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Charities ignore supporter preferences at their peril… and lose out on the long-term benefits

Charities ignore supporter preferences at their peril… and lose out on the long-term benefits

Last month the news broke that The Salvation Army had breached the for direct marketing, specifically for contacting someone who should have been removed from its lists and for failing to properly manage the individual’s data.

The adjudication found that the charity had failed to act on a request made to receive only communications for its Christmas and Easter appeals, with the person subsequently receiving unwanted emails (albeit only three, but still three too many). The charity was found to have updated the complainant’s postal preferences, but not email.

This was the second time that the charity has been found in breach of the Code in the ’s adjudications. Back in September, the Regulator revealed that the charity had failed to act on requests from 83 people received through the Fundraising Preference Service (FPS).

Importantly, The Salvation Army isn’t alone in having failed to check and abide by supporter preferences. In March, the Fundraising Regulator announced that some 59 charities had failed to honour requests lodged with the FPS since the service’s launch.

 

Why are charities getting it wrong?

So when this is all mandatory under the Code and GDPR, why are charities still getting it wrong? Is it simply lax consideration of the rules? I don’t believe for a second it’s intentional, so is it a case of charities not being sufficiently equipped or skilled? And in failing to give focus to this area, are charities missing vital opportunities?

While most charities are well aware of their responsibilities when it comes to working with and managing data, it can be very easy to miss certain elements if your data is not joined up. The best way of ensuring that all individual’s preferences are kept up to date is to integrate all supporter data, from every data source and platform you use, into one single supporter view. By this I mean uniting all of your data on each individual: every communication you have with them through every channel and every department, every contact and purchase, and every personal detail and permission they’ve ever given you. Bringing all of this valuable data together into one place means it’s instantly accessible, and details aren’t so easily missed.

 

360˚ view is critical

Where data protection, and compliance with the Code and GDPR are concerned, having this 360˚ view of individuals is critical. And it doesn’t have to cost the earth to do this, there are many CRM systems that offer charity rates and various pricing tiers depending on the size of your organisation, as well as customisable and specialist options available.

In instances such as this, a 360˚ view makes it much easier to avoid breaching regulations. A good organisational-wide system enables all departments to record and access consent choices, and to ensure that when you interact or communicate with a supporter, every action is traceable. It also enables you to respond promptly to requests from individuals to see, transfer, amend or delete their data or to change their permissions.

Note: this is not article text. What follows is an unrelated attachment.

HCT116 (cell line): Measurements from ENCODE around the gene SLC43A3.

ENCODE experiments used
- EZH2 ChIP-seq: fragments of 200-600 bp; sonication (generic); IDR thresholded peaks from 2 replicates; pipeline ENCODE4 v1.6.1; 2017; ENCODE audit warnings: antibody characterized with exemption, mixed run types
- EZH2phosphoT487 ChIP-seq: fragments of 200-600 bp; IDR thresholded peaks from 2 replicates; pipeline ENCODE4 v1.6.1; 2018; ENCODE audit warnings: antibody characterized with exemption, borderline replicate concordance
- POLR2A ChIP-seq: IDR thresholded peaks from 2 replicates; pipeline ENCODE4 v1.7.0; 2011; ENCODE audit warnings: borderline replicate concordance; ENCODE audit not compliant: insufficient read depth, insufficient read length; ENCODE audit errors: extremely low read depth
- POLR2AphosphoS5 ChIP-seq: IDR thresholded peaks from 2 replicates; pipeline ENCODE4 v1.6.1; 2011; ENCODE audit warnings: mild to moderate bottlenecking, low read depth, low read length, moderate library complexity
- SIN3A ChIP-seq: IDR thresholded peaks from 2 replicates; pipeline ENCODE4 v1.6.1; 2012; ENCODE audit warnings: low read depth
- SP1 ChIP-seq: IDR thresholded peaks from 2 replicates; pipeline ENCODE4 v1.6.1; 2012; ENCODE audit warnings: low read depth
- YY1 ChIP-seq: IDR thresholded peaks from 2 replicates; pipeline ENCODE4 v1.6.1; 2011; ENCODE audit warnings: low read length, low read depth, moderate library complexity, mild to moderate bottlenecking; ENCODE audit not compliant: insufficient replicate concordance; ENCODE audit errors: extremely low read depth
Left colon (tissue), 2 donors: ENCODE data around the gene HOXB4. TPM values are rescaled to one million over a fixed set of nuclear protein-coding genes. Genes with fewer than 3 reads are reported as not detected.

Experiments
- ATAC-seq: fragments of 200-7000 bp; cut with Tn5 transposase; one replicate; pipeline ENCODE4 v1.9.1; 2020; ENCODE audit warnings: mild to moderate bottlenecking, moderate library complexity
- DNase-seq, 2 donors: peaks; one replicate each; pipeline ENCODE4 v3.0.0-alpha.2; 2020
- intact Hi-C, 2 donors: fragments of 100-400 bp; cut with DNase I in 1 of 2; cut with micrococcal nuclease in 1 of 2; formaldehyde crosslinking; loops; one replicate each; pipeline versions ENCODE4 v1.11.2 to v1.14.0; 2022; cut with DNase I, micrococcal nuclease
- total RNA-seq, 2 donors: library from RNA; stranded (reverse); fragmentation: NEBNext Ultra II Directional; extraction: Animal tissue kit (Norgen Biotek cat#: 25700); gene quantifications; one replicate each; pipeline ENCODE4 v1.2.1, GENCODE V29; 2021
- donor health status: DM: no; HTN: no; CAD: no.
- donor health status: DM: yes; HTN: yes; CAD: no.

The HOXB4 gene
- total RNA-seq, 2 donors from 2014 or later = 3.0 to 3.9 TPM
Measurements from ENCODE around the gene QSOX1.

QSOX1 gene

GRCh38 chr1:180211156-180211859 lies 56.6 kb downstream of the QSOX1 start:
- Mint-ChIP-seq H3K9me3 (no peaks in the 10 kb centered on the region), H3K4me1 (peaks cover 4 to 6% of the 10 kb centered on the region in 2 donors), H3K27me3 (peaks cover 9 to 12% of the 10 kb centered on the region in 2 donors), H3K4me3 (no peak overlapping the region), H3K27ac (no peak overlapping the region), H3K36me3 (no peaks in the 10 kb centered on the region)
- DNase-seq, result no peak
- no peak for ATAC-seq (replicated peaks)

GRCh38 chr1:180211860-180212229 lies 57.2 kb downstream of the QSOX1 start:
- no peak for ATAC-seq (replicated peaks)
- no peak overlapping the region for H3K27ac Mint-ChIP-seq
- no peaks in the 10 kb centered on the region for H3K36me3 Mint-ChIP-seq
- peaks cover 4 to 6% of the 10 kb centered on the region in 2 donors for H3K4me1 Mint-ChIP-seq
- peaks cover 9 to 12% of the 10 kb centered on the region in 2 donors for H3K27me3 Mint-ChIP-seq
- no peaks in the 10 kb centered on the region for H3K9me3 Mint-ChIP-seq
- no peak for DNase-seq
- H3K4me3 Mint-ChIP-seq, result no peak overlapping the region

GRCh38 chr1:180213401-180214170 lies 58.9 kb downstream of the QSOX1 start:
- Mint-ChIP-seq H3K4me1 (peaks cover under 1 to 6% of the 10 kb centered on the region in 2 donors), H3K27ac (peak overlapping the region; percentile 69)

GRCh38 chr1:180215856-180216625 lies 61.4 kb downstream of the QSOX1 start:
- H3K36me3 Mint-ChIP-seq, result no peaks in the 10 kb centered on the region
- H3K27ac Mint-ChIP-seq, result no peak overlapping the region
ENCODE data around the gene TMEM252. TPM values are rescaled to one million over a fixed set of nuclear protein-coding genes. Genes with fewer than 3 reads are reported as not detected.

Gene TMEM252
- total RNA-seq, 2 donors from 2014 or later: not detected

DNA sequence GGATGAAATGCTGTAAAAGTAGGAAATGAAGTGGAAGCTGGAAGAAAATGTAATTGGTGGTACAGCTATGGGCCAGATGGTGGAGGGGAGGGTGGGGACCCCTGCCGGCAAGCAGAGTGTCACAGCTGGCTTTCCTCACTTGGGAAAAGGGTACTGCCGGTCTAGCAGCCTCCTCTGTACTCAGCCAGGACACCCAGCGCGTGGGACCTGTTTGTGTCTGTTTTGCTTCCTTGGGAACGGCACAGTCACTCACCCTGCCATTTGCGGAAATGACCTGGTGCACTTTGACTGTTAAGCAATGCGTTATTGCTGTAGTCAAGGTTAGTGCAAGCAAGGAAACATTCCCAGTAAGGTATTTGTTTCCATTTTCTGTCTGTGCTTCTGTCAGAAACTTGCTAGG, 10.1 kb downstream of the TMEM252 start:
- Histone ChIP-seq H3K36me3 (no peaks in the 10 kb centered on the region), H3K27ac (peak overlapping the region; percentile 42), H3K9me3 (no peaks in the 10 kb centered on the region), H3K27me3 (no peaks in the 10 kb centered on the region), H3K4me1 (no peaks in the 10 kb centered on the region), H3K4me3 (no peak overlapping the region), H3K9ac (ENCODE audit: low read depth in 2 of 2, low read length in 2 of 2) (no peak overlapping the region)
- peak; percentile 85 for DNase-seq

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A 360 degree view can help ensure compliance but also achieve more with supporter data

 

Updating through cleansing, suppression and deduplication

And there’s more. Data also needs regular maintenance to ensure it remains up to date, and this means regularly verifying it with the basic data hygiene techniques of PAF cleansing, suppression and deduplication – including suppressing it against the FPS.

This is one area The Salvation Army said it would be focusing on in its response to the September adjudication. It promised to improve its internal data management processes: ensuring for example that its mailing lists are accurate by updating marketing data weekly with FPS suppressions and, importantly, that only experienced members of staff collate mailing lists.
So, a good data management system is essential but also key in getting compliance right and maintained is staff skills and training. Relevant employees and volunteers must be trained in how to collect and input data accurately, as well as how to manipulate and work with data. Since the December ruling, the charity says it has also updated the training for its donor care team and improved its systems to ensure email lists are re-checked shortly before being sent.

These are all important areas to focus on, and, if necessary, to invest in for data management compliance. But this is only what is required of charities.

 

Going beyond compliance

The beauty of going over and above ensuring compliance, is that there is valuable insight and real opportunities to be gained from all your teams being able to access and work with accurate and up to the minute data. Getting it right will not only help you avoid disgruntling and even losing supporters and breaching regulations, but a focus here will also enable you to target people more appropriately and build genuine engagement and trust. All of which will serve to improve loyalty and retention and fundraising results.

It really is time to go beyond ticking boxes to a more holistic data approach that can be embedded both physically and culturally across the organisation for long-term benefits.

 

Suzanne Lewis is founding director of Arc Data and specialises in helping not-for-profit organisations source, manage and understand their data.

 

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